In one aspect, cell proliferative disorders of the hematologic system include all forms of cell proliferative disorders affecting hematologic cells, e.g., benign and premalignant hematologic conditions of the hematologic system, as well as cancers of the hematologic system. In one aspect, cell proliferative disorders of the hematologic system include hematologic cancer and precancerous conditions of the hematologic system. In one aspect, cell proliferative disorders of the hematologic system include hyperplasia, metaplasia, and dysplasia of the hematologic system. In one aspect, cell proliferative disorders of the hematologic system include sporadic and hereditary cell proliferative disorders of the hematologic system. In one aspect, cell proliferative disorders of the hematologic system include benign tumors of the hematologic system. In an aspect, a cell proliferative disorder of the hematologic system that is to be treated includes a cell proliferative disorder of immune cells. In another aspect, a cell proliferative disorder of the hematologic system includes a cell proliferative disorder of white blood cells. In another aspect, a cell proliferative disorder of the hematologic system includes a cell proliferative disorder of lymphocytes, monocytes, macrophages, natural killer cells, neutrophils, eosinophils, or basophils. In another aspect, a cell proliferative disorder of the hematologic system includes a cell proliferative disorder of T cells or B cells. In another aspect, a cell proliferative disorder of the hematologic system includes a cell proliferative disorder of myeloblasts or monoblasts. In another aspect, a cell proliferative disorder of the hematologic system includes a cell proliferative disorder of mononuclear cells (e.g., lymphocytes and monocytes) or granulocytes (e.g., neutrophils, eosinophils, and basophils). In one aspect, a cell proliferative disorder of the hematologic system includes a cell proliferative disorder of plasma cells (e.g., multiple myeloma). In another aspect, a cell proliferative disorder of the hematologic system does not include a cell proliferative disorder of plasma cells (e.g., multiple myeloma).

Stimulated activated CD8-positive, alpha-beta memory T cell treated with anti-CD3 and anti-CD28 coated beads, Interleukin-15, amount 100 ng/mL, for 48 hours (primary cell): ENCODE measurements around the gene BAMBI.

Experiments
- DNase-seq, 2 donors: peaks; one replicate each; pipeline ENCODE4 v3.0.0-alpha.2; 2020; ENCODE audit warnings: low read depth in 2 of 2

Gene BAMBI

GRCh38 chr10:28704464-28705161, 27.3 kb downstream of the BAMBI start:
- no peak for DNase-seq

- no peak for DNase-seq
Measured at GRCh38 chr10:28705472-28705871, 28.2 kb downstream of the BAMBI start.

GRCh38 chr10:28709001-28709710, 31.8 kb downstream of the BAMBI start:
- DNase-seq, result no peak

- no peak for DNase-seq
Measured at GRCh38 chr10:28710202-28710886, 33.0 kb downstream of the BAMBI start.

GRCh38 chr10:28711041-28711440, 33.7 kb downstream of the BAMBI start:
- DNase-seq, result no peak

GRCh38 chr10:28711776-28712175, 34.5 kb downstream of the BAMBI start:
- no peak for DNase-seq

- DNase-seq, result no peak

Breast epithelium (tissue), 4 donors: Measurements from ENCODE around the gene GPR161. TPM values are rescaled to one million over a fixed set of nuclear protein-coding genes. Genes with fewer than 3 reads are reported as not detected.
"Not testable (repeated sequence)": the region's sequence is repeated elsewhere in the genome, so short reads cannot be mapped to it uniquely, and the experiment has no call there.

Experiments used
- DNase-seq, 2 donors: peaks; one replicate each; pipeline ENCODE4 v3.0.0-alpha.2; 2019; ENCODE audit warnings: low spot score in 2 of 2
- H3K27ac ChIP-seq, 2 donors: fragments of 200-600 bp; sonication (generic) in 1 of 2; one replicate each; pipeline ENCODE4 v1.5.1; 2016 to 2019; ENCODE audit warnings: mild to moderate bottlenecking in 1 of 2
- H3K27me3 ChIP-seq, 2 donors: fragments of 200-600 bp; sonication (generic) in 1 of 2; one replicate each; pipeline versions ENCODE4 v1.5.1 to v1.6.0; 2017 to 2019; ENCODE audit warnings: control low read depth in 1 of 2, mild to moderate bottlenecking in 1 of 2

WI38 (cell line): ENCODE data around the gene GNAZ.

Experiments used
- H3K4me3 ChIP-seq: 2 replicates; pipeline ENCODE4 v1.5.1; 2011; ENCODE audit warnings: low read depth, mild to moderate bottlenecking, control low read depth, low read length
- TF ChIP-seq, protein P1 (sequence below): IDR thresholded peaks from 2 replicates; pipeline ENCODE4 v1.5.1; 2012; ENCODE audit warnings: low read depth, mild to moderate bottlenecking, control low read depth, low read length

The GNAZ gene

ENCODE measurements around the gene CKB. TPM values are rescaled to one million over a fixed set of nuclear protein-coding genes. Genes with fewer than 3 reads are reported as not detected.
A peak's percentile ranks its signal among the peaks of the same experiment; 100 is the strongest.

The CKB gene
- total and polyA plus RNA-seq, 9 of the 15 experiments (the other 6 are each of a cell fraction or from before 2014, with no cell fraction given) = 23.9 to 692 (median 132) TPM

In an aspect, a cell proliferative disorder of the hematologic system that is to be treated includes lymphoma (including, for example, Hodgkin's lymphoma, non-Hodgkin's lymphoma, childhood lymphomas, and lymphomas of lymphocytic and cutaneous origin), leukemia (including, for example, childhood leukemia, hairy-cell leukemia, acute lymphocytic leukemia, acute myelocytic leukemia, chronic lymphocytic leukemia, chronic myelocytic leukemia, and mast cell leukemia), myeloid neoplasms, and mast cell neoplasm. In another aspect, a cell proliferative disorder of the hematologic system that is to be treated includes myelodysplasia, benign monoclonal gammopathy, lymphomatoid granulomatosis, lymphomatoid papulosis, polycythemia vera, chronic myelocytic leukemia, agnogenic myeloid metaplasia, and essential thrombocythemia. In another aspect, a cell proliferative disorder of the hematologic system that is to be treated is a myelodyplastic syndrome (e.g., refractory anemia, refractory anemia with ringed sideroblasts, refractory cytopenia with multilineage dysplasia, refractory cytopenia with multilineage dysplasia and ringed sideroblasts, refractory anemia with excess blasts-1 (RAEB-1), refractory anemia with excess blasts-2 (RAEB-2), myelodysplastic syndrome unclassified (MDS-U), and MDS associated with isolated del(5q)). Other exemplary cell proliferative disorder of the hematologic system are known to those of ordinary skill in the art.